Final question of Ireland press conference brings worrying Joe Schmidt answer
Dave Kilcoyne fronted up for a post-match interview and stated that Ireland should go back to what they do best.
There is a genuine concern that Ireland's best has now been figured out and they need a fresh tactical, and personnel, shot in the arm.
Wales beat Ireland 25-7 to claim a third Grand Slam under Warren Gatland and they did so by pressuring their opponents's set-pieces and taking Conor Murray and Johnny Sexton out of the equation. Ireland's one-out runners got next to nowhere in Cardiff and they looked flush out of ideas by half-time (when they trailed 16-0).
The result and performance was described by RTE as 'a horror show' and those words were put to Joe Schmidt soon after Wales' triumphant players had returned to their dressing room. Schmidt responded by attempting to issue a rallying call:
“For us we would certainly encourage the genuine supporter not to lose faith with the team; the team will definitely turn up in Japan.
“And we will grow a bit from this. We haven't been catastrophic but we haven't been quite as good as we needed to be. We've lost three Tests in our last 26. But to lose today is really tough.
“We've won 23 of our last 26 Test matches, we've finished third in the Six Nations; once upon a time that wasn't the catastrophe that it is today for Ireland. The fact we've won three of the previous five makes it less than it should be.
“We'll be the first to put our hands up and say that that's not as good as we want to be. We'll be the first to take our hats off and acknowledge the performance that Wales put in today. And then we'll reflect, rebuild and go forward.
“And as I said earlier, I would like to think that the genuine supporter will still be 100% behind us."
"I'd like to take my hat off to Wales, and Warren Gatland," Schmidt continued. "To be 12 years an international coach, I've done six and it's damn near killed me. To get this one, you could see what it meant to them."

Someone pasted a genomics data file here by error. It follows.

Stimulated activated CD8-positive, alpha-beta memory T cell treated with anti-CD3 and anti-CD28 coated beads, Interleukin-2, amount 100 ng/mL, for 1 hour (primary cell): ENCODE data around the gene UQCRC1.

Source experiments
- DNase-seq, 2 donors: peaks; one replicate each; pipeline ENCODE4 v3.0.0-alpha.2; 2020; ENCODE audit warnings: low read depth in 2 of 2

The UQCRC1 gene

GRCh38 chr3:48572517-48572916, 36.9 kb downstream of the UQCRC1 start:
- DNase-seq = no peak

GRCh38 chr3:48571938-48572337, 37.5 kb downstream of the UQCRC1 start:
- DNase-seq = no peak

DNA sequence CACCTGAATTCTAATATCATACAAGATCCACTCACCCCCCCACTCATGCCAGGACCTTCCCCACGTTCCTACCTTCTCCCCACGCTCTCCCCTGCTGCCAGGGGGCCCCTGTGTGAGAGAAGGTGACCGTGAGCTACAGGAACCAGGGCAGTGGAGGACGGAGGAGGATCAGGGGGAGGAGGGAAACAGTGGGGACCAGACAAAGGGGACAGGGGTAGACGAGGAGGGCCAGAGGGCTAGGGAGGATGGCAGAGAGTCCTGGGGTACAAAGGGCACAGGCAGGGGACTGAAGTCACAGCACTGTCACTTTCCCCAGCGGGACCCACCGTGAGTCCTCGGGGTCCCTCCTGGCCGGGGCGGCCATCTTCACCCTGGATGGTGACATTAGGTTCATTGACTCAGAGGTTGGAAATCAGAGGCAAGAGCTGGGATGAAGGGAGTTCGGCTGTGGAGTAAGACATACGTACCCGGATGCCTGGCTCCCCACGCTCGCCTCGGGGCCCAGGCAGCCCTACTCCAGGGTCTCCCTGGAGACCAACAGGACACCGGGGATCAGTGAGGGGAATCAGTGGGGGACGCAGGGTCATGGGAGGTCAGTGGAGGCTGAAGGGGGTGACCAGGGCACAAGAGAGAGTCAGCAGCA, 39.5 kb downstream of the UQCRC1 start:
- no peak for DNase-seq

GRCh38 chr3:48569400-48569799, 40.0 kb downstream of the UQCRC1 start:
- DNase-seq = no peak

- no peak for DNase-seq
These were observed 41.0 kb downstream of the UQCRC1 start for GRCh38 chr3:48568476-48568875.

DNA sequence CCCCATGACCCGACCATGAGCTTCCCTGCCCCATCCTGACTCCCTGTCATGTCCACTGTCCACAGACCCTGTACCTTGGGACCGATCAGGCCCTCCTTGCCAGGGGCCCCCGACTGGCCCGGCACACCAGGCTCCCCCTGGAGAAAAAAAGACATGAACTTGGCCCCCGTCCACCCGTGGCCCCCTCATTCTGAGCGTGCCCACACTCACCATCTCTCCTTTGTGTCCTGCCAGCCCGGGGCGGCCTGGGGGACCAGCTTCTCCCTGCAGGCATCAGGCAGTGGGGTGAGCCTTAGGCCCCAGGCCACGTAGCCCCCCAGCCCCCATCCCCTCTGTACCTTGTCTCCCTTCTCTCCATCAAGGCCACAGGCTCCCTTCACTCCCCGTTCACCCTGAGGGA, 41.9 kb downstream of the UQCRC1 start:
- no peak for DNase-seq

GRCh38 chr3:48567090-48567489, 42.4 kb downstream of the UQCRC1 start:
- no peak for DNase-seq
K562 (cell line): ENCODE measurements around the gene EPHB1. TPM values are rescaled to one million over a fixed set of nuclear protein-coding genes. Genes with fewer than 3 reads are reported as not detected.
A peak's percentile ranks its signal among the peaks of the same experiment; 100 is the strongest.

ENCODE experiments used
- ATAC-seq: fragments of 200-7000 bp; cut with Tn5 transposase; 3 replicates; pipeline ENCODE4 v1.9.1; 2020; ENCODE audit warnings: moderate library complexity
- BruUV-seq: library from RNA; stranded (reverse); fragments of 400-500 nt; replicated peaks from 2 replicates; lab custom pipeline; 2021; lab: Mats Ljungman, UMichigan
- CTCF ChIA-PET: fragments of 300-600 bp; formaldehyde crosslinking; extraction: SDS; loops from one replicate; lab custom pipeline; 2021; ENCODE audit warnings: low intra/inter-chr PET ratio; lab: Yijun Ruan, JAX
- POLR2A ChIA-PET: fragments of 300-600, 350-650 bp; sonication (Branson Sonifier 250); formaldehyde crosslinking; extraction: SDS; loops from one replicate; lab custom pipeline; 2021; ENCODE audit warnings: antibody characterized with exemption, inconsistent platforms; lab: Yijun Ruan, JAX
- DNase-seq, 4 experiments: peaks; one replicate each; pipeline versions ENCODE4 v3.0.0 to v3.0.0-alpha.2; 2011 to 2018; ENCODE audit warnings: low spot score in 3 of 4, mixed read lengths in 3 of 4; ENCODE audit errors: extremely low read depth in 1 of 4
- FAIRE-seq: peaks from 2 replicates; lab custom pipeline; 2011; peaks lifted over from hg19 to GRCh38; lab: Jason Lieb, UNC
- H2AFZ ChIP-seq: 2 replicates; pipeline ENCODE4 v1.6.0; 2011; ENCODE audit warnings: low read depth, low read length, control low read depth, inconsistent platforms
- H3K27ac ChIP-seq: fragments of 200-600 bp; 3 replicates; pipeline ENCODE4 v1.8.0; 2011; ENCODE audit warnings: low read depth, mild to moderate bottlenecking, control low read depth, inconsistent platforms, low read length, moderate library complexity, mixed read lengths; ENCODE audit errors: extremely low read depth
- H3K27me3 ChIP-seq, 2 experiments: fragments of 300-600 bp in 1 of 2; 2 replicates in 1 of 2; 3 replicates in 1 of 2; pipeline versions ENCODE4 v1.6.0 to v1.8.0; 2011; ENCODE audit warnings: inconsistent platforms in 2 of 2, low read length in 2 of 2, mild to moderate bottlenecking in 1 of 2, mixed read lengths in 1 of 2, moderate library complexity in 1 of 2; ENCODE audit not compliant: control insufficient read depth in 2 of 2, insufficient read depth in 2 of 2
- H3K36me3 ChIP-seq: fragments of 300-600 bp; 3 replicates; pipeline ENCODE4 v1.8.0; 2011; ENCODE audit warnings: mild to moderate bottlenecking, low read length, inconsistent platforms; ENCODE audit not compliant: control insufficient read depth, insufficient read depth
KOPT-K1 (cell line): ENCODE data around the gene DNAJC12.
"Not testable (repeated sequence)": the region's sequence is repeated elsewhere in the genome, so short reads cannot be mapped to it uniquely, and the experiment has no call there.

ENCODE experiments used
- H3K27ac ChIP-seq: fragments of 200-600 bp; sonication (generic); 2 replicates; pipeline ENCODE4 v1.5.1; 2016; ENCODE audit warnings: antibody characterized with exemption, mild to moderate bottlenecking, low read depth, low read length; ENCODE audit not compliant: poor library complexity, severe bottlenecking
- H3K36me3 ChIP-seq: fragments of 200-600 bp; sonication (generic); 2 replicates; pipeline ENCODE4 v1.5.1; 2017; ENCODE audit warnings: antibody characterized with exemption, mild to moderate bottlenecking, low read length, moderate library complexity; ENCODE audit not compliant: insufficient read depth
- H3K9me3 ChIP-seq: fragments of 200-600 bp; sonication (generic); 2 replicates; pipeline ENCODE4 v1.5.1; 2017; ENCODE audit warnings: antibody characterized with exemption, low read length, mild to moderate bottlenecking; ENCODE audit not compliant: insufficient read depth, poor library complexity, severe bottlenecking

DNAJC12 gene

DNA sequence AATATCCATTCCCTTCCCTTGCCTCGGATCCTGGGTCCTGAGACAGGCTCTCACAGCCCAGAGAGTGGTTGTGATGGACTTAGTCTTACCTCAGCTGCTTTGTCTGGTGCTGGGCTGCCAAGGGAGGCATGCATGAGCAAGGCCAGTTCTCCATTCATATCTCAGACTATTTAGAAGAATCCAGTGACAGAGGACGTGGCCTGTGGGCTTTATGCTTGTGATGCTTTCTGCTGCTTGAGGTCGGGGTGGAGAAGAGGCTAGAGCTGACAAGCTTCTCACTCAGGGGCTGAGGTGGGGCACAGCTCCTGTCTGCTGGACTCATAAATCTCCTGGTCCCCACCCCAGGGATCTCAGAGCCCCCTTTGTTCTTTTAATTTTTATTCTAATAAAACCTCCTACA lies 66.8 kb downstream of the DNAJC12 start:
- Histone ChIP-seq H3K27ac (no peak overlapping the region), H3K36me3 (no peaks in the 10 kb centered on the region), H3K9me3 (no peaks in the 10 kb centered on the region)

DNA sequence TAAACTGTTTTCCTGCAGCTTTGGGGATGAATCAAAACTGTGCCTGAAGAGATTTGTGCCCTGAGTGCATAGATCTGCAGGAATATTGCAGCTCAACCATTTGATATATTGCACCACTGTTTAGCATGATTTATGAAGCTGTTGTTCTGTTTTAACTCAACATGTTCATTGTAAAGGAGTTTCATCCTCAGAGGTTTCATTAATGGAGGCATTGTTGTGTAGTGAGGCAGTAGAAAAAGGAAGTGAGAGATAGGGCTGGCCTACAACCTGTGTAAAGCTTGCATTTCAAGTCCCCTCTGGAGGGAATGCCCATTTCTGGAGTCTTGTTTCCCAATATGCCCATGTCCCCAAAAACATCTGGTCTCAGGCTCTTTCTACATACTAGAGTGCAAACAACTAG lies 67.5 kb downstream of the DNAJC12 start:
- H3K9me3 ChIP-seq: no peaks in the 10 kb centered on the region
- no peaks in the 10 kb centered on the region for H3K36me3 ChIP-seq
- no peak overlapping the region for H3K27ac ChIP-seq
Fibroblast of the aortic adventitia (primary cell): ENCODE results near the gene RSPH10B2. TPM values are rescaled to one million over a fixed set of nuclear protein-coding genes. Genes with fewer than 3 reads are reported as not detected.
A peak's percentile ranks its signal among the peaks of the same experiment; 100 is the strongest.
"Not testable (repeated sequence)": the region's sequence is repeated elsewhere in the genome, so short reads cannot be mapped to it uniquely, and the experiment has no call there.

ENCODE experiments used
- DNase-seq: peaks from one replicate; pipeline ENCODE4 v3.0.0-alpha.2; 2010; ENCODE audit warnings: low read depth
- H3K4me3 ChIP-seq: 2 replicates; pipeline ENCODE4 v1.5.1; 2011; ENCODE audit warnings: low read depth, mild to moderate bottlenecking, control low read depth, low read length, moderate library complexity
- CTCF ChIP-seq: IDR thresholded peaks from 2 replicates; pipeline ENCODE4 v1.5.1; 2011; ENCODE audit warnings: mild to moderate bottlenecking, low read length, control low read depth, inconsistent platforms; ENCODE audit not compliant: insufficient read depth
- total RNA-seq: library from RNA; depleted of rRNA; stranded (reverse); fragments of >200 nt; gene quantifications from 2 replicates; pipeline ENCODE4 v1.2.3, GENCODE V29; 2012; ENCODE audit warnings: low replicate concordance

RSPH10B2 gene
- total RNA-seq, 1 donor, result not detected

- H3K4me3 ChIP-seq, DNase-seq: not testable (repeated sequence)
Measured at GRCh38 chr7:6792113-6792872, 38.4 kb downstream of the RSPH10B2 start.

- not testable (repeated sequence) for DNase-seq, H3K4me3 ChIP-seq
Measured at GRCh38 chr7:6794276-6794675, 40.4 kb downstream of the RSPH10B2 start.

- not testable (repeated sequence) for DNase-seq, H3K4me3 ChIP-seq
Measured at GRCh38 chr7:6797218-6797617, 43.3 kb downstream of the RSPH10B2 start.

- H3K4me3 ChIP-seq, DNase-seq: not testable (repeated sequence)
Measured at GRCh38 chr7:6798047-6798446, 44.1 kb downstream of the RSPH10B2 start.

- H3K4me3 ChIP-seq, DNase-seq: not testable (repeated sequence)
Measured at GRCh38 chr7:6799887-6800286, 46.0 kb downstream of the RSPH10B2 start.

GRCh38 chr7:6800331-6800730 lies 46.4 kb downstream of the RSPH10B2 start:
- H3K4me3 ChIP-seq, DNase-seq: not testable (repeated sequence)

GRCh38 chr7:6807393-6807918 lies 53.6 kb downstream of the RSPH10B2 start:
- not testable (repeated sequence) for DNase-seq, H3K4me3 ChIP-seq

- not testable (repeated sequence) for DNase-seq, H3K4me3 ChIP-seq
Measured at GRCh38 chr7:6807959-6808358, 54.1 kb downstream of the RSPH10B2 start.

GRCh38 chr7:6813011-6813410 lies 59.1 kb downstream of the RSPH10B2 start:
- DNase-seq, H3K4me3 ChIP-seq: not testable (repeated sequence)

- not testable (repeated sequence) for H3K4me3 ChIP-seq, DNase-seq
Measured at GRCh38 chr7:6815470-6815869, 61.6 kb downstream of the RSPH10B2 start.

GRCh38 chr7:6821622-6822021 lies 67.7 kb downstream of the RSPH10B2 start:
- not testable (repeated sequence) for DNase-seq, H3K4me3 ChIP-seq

Schmidt was trying his best to accentuate whatever crumbs of positivity he could, claiming Wales had 'that extra 5% you get when you're going for a Grand Slam' and that the loss to England, in February, was worse than today.
"The way the game started added to that belief," he added. "We then had to try to force our way back into the competition."
Keeping the roof open was, he admitted, perhaps a mistake while a few of the squad were confirmed to have dealt with bugs and had to be isolated and cared for before the game. Not ideal but only a minor excuse.
Hardly worth mentioning but worth a mention, all the same.
It was the final question of the conference that perhaps elicited to most forthcoming, and worrying, reply from Schmidt. Asked if teams had 'worked out Ireland this season', Schmidt replied:
"I'm not sure. You'd have to ask... I'm sure that teams will, on their day, sometimes get the better of you and sometimes not. It's such a fine margin... yeah, I think Wales today, in the conditions, got the benefit of some set-piece decisions and, on the back of that maintained some pressure they got off [scoring] that first try.
"In the conditions today, we actually said that they would do exactly as they did in those first two minutes... so, working a team out... even sometimes you know what a team is going to do. It's another thing to stop them."
Ireland have been worked out and stopped, handily too, by England and Wales in the space of six weeks.
There is some serious work to be done over the summer, and in the autumn.